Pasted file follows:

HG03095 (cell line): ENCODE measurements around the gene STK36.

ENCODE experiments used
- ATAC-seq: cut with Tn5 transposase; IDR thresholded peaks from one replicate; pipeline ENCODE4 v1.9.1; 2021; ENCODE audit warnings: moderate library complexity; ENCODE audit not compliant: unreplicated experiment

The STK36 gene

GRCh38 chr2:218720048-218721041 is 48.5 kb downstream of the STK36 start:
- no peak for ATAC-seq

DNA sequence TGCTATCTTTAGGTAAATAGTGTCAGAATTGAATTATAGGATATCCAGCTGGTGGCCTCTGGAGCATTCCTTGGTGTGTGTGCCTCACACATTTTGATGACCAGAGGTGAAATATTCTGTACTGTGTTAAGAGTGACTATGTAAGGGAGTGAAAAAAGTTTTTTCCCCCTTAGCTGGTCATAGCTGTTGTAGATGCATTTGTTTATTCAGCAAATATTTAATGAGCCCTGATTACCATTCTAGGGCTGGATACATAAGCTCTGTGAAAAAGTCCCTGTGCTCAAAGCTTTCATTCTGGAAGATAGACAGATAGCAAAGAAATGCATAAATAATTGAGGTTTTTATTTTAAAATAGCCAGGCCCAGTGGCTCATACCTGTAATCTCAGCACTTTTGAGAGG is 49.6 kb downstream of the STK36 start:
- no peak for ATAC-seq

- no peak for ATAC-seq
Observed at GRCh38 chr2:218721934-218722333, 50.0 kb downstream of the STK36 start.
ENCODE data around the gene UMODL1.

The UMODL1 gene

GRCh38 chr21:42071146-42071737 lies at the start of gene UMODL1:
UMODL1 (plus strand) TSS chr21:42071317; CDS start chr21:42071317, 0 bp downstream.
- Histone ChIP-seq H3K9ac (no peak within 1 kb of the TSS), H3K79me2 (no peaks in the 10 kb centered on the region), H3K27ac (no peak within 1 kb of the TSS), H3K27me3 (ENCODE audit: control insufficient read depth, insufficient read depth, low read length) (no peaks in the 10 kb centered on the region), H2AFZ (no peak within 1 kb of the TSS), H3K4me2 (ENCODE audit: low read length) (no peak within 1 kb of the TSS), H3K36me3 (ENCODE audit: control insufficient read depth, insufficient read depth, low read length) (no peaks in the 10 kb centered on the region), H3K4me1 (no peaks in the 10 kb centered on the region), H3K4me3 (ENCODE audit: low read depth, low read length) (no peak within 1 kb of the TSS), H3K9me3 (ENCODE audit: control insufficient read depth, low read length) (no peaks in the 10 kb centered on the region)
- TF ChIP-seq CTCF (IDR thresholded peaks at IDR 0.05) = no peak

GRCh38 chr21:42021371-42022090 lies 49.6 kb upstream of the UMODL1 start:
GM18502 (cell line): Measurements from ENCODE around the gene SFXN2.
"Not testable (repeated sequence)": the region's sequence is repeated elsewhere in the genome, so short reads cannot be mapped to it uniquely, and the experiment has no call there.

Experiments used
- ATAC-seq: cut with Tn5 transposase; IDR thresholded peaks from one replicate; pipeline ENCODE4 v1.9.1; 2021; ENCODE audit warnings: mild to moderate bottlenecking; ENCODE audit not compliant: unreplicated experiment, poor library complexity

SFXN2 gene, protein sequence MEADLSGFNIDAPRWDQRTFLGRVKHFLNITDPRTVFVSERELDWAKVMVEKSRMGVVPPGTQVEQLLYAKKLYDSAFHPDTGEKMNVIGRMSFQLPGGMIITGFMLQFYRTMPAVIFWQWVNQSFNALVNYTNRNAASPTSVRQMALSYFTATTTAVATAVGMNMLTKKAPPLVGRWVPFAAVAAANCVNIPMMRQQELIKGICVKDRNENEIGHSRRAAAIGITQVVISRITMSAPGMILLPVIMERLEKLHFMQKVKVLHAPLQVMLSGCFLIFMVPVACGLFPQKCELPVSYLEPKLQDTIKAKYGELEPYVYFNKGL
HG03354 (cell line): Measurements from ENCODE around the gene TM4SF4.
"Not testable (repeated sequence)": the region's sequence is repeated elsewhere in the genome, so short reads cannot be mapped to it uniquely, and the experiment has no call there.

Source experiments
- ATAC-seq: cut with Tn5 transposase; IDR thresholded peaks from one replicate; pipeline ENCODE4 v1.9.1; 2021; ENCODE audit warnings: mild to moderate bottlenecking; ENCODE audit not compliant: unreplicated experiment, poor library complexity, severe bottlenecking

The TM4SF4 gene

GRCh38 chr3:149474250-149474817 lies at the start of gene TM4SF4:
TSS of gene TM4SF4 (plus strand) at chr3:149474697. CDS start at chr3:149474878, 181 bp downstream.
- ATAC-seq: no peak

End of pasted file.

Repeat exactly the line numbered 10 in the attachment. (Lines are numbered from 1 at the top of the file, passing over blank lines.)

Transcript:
Observed at GRCh38 chr2:218721934-218722333, 50.0 kb downstream of the STK36 start.